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Top One Magazine

GOP freezes up on same-sex marriage

Mitt Romney doesn’t think it’s necessary. Richard Burr hasn’t read it. And Todd Young is “fixated” on microchips.

Those are some of the answers Republicans gave Wednesday on whether they’d back legislation writing same-sex marriage into law. And though Democrats want assurances the bill could pass the Senate before taking it up, Chuck Schumer may have to take a gamble to find out if the landmark legislation has the GOP support necessary to clear a 60-vote threshold.

“I’m keeping a very open mind,” said Sen. Joni Ernst of Iowa, one of many Republicans who said Wednesday they are either undecided or haven’t looked at the bill that would enshrine the Supreme Court’s Obergefell v. Hodges decision as law.

She added: “I have a good number of very close friends that are same-sex married.”

After the House passed a bill Tuesday codifying marriage regardless of sexual orientation, ethnicity or country of origin — a response to the high court’s overturning of Roe v. Wade that won 47 GOP votes — Schumer now needs 10 Republican senators to send it to President Joe Biden’s desk.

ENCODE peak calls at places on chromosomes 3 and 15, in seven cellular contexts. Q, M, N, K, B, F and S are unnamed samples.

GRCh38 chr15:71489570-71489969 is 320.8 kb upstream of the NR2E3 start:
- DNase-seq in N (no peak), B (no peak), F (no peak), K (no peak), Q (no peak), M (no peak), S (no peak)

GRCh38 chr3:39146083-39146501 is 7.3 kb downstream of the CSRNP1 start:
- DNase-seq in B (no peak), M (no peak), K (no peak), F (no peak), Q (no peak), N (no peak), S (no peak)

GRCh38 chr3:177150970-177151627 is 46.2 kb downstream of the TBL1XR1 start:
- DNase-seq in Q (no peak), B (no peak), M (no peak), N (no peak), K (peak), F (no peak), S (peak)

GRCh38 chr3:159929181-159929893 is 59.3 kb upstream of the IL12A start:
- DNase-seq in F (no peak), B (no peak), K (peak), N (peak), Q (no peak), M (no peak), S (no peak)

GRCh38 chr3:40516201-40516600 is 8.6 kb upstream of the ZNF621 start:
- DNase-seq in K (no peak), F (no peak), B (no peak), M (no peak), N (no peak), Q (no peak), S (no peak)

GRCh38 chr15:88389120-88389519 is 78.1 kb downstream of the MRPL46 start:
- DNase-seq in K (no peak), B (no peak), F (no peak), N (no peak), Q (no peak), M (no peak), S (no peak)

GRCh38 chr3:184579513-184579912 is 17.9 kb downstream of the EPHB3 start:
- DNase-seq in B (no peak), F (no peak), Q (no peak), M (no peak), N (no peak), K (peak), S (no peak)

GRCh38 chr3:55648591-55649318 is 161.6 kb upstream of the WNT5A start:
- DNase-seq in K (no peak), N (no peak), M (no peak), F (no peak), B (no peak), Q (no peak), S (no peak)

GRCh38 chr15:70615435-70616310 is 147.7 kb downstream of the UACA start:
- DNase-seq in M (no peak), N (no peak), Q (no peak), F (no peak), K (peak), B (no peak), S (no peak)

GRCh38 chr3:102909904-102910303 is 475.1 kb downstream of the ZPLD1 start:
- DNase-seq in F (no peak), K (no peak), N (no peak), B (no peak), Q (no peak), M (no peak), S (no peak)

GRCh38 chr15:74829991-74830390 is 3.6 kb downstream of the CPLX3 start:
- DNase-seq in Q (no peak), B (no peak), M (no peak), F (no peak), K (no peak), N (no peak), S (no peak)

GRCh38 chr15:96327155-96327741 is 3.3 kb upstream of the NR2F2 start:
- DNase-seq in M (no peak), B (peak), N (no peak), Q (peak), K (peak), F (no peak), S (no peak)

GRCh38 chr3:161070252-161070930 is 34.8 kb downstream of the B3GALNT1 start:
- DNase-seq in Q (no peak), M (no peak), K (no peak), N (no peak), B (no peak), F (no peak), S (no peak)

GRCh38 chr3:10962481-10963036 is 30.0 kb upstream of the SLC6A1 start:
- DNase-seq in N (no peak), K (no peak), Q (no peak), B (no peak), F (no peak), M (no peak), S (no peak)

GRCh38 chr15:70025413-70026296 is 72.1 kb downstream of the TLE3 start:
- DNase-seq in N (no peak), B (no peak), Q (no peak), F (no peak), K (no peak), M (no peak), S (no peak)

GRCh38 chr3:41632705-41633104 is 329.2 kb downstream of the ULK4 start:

He said on Wednesday he wants to put the legislation on the floor and has tasked Sen. Tammy Baldwin (D-Wis.), the first openly gay senator, with finding Republican support.

But if Republicans’ unenthusiastic responses on Wednesday are any indication, Schumer will probably have to put the bill on the floor in order to find out if it can pass. Senators like Burr, Romney, Ernst and Young aren’t giving hard “nos” by any means, but they aren’t racing to provide the 10 ironclad commitments Democrats would need to make same-sex marriage a law, either.

Even retiring senators were keeping their views to themselves about the four-page bill. Burr (R-N.C.) merely said: “I haven’t looked at the legislation. Is that too much to ask for?”

“I’m aware of this bill. I haven’t looked at it,” said Sen. Pat Toomey (R-Pa.), who many Democrats think is open to voting for the same-sex marriage bill and backed a nondiscrimination bill in 2013.